Part of this American belief that we are all connected also expresses itself in a conviction that each one of us deserves some basic measure of security. We recognize that no matter how responsibly we live our lives, hard times or bad luck, a crippling illness or a layoff, may strike any one of us. “There but for the grace of God go I,” we say to ourselves, and so we contribute to programs like Medicare and Social Security, which guarantee us health care and a measure of basic income after a lifetime of hard work; unemployment insurance, which protects us against unexpected job loss; and Medicaid, which provides care for millions of seniors in nursing homes, poor children, and those with disabilities. We are a better country because of these commitments. I’ll go further – we would not be a great country without those commitments.

So far, so good. It got even better when Obama took direct aim at Paul Ryan’s cruel and ludicrous budget plan. He laid out its many cuts, and concluded:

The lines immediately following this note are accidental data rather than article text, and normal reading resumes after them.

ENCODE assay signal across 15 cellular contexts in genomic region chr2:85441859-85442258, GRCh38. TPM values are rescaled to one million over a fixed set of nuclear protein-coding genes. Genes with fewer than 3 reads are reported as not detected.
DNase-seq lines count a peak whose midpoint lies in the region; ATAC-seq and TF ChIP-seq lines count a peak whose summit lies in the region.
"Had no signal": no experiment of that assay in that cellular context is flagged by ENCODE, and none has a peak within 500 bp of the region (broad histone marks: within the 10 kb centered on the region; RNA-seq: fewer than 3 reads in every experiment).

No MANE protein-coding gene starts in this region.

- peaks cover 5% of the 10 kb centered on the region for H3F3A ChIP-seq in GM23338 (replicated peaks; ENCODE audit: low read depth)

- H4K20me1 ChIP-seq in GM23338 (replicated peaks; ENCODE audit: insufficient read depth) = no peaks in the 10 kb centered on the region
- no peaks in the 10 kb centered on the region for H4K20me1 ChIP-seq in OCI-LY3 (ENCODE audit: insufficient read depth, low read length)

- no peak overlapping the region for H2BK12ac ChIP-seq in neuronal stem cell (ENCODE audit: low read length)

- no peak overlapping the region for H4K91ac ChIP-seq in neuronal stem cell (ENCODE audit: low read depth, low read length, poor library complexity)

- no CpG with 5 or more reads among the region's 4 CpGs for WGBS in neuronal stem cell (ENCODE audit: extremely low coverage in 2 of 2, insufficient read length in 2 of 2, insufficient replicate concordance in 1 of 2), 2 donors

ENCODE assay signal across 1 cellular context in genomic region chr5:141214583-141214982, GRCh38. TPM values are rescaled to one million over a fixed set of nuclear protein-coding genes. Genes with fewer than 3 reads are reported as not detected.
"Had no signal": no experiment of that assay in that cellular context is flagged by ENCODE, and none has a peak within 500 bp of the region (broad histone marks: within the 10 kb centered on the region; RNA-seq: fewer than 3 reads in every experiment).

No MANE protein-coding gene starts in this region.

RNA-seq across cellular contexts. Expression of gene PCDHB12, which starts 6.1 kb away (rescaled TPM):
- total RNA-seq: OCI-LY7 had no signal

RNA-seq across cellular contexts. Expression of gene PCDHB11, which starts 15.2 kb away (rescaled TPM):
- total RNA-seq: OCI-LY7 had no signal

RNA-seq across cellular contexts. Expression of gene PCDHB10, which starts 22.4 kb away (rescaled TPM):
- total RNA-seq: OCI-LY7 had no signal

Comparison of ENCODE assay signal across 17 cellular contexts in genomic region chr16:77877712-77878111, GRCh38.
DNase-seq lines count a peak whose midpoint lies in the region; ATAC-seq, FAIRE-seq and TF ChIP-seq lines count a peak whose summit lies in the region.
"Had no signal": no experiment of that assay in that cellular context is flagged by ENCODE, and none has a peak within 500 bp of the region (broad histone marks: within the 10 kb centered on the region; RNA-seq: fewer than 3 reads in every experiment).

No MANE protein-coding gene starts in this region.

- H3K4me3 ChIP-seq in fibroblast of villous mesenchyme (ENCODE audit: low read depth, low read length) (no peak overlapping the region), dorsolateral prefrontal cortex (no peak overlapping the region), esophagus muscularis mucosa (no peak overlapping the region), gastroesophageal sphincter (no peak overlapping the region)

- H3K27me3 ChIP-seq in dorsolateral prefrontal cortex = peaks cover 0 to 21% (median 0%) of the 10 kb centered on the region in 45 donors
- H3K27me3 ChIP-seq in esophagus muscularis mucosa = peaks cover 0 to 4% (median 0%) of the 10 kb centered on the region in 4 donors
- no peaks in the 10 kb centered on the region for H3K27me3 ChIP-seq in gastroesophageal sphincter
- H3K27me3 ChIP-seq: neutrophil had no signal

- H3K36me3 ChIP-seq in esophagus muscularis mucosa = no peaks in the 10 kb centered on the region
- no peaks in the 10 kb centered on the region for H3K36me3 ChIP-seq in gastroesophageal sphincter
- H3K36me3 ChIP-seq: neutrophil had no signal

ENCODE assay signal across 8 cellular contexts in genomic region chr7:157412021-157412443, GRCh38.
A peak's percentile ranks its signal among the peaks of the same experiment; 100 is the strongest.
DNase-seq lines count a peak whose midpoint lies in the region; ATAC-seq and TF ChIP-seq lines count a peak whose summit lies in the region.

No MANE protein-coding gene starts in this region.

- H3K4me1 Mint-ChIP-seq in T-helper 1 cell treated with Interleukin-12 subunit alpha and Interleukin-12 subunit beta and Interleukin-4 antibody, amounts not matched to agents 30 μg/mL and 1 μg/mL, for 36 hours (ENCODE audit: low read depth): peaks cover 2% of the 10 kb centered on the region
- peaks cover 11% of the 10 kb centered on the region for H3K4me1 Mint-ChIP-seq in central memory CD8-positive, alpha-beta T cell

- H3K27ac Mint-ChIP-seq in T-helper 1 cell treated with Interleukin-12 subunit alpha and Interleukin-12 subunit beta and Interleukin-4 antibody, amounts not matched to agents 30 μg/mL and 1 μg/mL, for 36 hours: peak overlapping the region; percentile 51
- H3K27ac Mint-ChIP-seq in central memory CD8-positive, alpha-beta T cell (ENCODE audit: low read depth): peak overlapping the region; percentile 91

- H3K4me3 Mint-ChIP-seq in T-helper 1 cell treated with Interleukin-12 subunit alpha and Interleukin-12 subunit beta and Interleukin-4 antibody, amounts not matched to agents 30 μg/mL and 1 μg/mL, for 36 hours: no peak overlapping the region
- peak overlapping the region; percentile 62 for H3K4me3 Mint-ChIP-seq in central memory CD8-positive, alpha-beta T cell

These are the kind of cuts that tell us we can’t afford the America we believe in. And they paint a vision of our future that’s deeply pessimistic. It’s a vision that says if our roads crumble and our bridges collapse, we can’t afford to fix them. If there are bright young Americans who have the drive and the will but not the money to go to college, we can’t afford to send them. Go to China and you’ll see businesses opening research labs and solar facilities. South Korean children are outpacing our kids in math and science. Brazil is investing billions in new infrastructure and can run half their cars not on high-priced gasoline, but biofuels. And yet, we are presented with a vision that says the United States of America – the greatest nation on Earth – can’t afford any of this.

Then he attacked the Gilded Age social inequality and tax cuts that have helped create our troubles:

Think about it. In the last decade, the average income of the bottom 90% of all working Americans actually declined. The top 1% saw their income rise by an average of more than a quarter of a million dollars each. And that’s who needs to pay less taxes? They want to give people like me a two hundred thousand dollar tax cut that’s paid for by asking thirty three seniors to each pay six thousand dollars more in health costs? That’s not right, and it’s not going to happen as long as I’m President.